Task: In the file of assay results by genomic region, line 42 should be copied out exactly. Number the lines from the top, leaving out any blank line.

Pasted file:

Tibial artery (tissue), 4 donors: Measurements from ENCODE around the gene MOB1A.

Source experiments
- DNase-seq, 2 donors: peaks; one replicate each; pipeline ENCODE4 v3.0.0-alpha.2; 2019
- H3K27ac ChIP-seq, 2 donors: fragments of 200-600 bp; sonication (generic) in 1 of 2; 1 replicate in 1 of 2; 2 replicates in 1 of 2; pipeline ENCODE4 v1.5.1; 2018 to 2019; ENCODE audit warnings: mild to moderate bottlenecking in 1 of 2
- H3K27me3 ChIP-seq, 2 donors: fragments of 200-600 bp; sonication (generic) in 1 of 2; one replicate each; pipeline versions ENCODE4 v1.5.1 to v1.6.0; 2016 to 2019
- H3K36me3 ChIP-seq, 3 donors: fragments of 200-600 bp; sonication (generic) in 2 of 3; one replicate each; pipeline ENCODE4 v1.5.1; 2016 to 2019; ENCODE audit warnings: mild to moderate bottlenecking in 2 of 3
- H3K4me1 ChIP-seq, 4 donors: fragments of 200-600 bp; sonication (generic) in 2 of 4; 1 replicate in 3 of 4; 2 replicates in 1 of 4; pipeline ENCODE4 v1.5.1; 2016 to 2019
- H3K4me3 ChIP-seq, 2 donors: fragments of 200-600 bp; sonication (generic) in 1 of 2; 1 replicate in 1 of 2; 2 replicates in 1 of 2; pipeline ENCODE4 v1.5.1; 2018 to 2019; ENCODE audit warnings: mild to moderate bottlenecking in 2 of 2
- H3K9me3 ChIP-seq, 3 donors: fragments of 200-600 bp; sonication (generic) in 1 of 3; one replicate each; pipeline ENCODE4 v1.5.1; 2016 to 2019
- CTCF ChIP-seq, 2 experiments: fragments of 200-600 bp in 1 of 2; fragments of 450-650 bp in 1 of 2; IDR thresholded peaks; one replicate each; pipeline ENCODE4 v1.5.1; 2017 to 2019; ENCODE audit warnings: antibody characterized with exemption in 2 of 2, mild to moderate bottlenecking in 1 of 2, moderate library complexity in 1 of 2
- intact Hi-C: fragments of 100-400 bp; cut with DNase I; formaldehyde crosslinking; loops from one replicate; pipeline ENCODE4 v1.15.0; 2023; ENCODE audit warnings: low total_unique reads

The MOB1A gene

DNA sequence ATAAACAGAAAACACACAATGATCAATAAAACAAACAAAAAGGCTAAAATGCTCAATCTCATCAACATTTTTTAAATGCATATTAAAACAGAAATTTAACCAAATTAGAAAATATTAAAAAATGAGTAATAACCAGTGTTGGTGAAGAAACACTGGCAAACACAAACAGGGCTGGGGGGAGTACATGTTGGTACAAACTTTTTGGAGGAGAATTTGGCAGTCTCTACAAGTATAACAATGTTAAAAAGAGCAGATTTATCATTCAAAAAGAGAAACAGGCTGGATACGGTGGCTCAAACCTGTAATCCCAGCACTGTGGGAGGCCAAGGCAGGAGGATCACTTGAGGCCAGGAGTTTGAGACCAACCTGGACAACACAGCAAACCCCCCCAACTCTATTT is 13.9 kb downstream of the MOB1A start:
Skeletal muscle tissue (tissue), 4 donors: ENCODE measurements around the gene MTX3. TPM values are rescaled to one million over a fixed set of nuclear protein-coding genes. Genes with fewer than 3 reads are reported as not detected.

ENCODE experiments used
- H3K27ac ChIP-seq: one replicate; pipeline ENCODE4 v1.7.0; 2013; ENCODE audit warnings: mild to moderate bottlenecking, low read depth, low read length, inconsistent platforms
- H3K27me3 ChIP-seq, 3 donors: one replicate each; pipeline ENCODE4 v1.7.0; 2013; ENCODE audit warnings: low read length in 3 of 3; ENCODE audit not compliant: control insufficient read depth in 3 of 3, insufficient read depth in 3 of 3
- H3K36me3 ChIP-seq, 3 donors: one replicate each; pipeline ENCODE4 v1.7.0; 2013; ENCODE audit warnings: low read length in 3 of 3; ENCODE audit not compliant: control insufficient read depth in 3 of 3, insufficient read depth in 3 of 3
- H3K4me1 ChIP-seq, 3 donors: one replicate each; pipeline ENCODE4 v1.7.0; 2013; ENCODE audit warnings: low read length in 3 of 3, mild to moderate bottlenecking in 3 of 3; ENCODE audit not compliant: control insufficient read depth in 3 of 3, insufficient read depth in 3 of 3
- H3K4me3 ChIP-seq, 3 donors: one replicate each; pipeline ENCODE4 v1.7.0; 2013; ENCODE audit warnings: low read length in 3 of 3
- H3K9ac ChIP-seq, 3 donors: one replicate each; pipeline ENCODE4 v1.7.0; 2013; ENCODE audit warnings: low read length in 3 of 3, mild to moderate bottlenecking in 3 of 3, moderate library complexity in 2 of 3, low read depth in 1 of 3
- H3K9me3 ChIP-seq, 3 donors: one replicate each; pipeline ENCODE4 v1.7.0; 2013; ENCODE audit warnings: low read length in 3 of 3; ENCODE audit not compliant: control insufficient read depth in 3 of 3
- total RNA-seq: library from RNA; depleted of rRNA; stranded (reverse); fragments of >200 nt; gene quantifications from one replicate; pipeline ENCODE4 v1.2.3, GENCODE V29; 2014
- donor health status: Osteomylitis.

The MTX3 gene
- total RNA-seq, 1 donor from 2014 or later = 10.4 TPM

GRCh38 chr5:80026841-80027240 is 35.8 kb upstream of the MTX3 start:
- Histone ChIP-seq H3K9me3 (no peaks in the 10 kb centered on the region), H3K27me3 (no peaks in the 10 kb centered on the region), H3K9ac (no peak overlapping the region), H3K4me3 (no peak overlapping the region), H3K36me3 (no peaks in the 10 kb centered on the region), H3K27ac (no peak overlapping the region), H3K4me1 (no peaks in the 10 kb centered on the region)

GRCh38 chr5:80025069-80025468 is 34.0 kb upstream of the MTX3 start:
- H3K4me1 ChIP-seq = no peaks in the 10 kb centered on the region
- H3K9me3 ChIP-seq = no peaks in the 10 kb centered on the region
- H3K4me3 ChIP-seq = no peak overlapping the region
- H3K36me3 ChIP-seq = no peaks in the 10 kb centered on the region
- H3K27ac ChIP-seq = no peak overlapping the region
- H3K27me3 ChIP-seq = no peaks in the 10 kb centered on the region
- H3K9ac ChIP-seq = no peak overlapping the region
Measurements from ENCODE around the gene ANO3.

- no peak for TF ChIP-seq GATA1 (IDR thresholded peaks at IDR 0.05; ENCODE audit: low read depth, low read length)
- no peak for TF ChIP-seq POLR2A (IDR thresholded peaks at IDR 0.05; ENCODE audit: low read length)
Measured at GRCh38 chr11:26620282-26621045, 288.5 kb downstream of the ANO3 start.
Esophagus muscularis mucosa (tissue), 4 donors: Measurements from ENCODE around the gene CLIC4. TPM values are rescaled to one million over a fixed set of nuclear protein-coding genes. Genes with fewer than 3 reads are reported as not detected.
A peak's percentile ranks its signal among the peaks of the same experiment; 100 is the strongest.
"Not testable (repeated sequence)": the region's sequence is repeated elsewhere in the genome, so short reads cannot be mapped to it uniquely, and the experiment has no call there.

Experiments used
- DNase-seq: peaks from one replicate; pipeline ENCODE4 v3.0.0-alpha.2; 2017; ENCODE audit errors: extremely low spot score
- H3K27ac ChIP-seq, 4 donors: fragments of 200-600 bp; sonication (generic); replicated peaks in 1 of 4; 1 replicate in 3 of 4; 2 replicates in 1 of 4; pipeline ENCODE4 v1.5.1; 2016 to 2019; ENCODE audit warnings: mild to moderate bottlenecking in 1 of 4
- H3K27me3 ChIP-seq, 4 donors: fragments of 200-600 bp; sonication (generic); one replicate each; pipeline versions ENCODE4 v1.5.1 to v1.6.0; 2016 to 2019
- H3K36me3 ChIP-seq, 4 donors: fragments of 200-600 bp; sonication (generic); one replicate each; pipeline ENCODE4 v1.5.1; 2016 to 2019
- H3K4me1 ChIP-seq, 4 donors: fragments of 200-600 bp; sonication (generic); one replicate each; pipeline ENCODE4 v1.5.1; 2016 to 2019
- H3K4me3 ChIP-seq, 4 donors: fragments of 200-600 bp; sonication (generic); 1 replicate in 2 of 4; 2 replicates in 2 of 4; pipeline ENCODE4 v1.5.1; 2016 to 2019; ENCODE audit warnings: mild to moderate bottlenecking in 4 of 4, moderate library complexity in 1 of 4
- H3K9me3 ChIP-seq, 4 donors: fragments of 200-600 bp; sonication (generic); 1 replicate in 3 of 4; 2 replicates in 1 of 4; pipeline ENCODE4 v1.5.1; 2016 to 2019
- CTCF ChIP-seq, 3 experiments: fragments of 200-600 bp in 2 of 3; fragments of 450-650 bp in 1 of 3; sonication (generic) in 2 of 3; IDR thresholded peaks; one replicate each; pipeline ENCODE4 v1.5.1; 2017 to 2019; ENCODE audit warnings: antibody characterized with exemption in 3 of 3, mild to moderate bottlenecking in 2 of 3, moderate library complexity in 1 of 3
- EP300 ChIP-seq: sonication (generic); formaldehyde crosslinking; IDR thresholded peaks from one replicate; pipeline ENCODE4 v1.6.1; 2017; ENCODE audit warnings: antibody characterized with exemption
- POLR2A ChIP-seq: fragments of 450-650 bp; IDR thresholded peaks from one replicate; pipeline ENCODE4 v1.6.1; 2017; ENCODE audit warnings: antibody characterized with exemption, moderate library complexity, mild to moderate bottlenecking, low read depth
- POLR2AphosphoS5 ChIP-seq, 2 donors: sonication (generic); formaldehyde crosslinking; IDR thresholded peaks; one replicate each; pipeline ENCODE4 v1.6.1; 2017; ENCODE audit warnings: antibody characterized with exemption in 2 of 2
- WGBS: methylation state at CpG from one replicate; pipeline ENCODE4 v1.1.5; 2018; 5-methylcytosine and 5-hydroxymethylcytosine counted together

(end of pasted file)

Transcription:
A peak's percentile ranks its signal among the peaks of the same experiment; 100 is the strongest.